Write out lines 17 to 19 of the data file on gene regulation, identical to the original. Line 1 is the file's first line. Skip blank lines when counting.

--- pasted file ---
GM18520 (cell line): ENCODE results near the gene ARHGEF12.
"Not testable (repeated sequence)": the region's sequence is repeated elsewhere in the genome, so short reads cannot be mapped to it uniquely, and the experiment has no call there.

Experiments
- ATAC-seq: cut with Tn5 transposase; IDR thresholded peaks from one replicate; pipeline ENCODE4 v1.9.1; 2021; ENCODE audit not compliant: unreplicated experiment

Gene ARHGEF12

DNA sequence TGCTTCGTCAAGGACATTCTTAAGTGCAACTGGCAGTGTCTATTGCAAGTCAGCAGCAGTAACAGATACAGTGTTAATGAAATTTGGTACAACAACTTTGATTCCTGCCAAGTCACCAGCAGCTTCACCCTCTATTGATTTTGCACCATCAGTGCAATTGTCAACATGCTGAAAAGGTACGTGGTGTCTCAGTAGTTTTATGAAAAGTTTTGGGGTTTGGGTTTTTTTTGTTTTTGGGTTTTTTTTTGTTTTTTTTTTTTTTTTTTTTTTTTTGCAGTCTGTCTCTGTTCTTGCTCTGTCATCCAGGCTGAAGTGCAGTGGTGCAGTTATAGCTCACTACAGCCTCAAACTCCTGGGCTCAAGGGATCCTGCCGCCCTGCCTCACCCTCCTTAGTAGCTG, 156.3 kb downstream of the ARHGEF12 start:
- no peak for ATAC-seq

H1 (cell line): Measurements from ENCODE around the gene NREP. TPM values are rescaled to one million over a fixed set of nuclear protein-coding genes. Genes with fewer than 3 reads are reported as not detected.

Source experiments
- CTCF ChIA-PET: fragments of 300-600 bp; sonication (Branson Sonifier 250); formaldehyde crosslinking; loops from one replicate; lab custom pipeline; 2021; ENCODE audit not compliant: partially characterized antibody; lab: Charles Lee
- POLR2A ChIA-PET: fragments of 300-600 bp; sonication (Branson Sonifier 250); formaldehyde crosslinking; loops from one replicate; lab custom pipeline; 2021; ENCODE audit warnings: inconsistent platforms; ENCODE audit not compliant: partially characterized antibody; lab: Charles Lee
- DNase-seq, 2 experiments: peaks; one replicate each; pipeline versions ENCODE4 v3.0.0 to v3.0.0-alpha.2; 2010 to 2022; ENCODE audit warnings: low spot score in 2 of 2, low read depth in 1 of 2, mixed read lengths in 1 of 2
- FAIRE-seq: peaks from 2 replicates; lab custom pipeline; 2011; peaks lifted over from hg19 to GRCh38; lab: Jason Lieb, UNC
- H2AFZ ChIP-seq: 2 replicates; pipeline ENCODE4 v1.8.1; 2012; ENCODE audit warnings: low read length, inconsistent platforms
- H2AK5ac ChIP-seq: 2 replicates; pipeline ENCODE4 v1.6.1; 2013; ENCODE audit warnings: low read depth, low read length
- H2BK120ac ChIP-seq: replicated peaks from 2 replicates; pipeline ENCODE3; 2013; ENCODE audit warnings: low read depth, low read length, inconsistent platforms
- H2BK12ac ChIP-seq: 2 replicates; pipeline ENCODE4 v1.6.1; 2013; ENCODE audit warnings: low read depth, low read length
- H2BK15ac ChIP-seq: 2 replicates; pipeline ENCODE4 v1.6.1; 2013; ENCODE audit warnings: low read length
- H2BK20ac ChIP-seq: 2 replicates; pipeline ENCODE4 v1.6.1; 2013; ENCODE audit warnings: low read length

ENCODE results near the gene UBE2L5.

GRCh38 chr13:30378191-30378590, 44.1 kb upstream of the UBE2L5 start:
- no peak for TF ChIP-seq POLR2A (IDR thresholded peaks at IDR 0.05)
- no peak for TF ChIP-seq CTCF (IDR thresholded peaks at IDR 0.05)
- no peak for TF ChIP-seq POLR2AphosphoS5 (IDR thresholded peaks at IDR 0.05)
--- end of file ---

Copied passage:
- H2BK12ac ChIP-seq: 2 replicates; pipeline ENCODE4 v1.6.1; 2013; ENCODE audit warnings: low read depth, low read length
- H2BK15ac ChIP-seq: 2 replicates; pipeline ENCODE4 v1.6.1; 2013; ENCODE audit warnings: low read length
- H2BK20ac ChIP-seq: 2 replicates; pipeline ENCODE4 v1.6.1; 2013; ENCODE audit warnings: low read length